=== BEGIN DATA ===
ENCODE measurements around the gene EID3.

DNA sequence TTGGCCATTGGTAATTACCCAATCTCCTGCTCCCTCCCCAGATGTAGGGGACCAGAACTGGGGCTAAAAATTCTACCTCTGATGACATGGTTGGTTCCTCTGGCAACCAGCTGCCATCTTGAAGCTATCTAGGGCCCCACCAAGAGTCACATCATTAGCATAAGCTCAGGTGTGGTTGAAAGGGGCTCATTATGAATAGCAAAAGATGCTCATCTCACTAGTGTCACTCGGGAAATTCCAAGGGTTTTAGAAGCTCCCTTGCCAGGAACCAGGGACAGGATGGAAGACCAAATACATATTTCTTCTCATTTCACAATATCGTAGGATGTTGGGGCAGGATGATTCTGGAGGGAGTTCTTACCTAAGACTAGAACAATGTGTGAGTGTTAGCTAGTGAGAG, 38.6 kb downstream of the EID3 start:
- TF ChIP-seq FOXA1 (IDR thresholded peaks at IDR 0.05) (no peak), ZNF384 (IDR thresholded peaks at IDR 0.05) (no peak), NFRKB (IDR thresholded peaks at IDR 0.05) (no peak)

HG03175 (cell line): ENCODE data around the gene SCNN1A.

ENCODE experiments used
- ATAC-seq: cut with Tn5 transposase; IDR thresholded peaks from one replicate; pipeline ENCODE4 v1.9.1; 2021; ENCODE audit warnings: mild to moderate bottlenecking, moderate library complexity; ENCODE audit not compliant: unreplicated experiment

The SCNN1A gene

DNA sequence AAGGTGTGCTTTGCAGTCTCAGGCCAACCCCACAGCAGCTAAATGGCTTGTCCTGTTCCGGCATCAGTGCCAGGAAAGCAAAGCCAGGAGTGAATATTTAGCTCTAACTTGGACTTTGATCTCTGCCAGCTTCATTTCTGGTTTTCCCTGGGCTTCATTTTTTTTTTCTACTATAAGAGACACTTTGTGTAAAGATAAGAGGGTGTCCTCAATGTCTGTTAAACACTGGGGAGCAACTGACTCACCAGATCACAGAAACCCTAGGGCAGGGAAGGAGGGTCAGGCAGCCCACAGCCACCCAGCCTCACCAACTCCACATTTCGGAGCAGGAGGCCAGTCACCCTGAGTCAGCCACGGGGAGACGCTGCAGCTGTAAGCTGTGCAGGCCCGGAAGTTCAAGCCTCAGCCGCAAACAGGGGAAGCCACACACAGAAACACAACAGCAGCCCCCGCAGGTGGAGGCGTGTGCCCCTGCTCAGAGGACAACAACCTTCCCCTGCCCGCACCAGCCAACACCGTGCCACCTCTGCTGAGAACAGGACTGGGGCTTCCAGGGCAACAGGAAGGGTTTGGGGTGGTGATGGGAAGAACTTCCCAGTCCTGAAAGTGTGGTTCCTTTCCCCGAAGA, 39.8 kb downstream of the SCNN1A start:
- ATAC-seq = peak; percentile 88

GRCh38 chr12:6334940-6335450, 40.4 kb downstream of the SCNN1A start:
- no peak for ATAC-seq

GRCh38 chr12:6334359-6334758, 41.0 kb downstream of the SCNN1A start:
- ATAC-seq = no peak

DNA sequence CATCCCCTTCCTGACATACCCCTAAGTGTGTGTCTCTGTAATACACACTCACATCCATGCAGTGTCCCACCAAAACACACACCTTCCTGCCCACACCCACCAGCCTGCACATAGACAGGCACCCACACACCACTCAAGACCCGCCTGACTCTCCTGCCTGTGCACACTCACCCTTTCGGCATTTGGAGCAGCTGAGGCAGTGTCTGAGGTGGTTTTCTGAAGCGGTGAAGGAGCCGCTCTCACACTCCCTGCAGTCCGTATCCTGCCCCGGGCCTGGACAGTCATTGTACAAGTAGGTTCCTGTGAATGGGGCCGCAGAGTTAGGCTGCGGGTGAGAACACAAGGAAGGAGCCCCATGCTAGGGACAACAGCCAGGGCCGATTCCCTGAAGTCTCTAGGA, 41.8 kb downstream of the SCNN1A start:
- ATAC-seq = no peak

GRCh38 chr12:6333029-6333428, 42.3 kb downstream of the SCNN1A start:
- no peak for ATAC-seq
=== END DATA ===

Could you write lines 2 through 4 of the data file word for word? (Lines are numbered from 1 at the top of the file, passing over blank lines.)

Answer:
DNA sequence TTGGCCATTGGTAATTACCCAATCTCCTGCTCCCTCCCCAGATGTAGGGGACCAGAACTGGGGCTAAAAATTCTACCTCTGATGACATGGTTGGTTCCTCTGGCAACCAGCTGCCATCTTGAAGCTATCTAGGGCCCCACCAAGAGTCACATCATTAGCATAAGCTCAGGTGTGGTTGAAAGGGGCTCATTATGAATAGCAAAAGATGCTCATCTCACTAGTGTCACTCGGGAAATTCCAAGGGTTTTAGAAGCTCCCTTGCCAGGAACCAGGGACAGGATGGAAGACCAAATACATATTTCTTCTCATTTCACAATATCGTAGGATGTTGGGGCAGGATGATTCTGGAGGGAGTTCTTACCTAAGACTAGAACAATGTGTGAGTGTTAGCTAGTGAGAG, 38.6 kb downstream of the EID3 start:
- TF ChIP-seq FOXA1 (IDR thresholded peaks at IDR 0.05) (no peak), ZNF384 (IDR thresholded peaks at IDR 0.05) (no peak), NFRKB (IDR thresholded peaks at IDR 0.05) (no peak)

HG03175 (cell line): ENCODE data around the gene SCNN1A.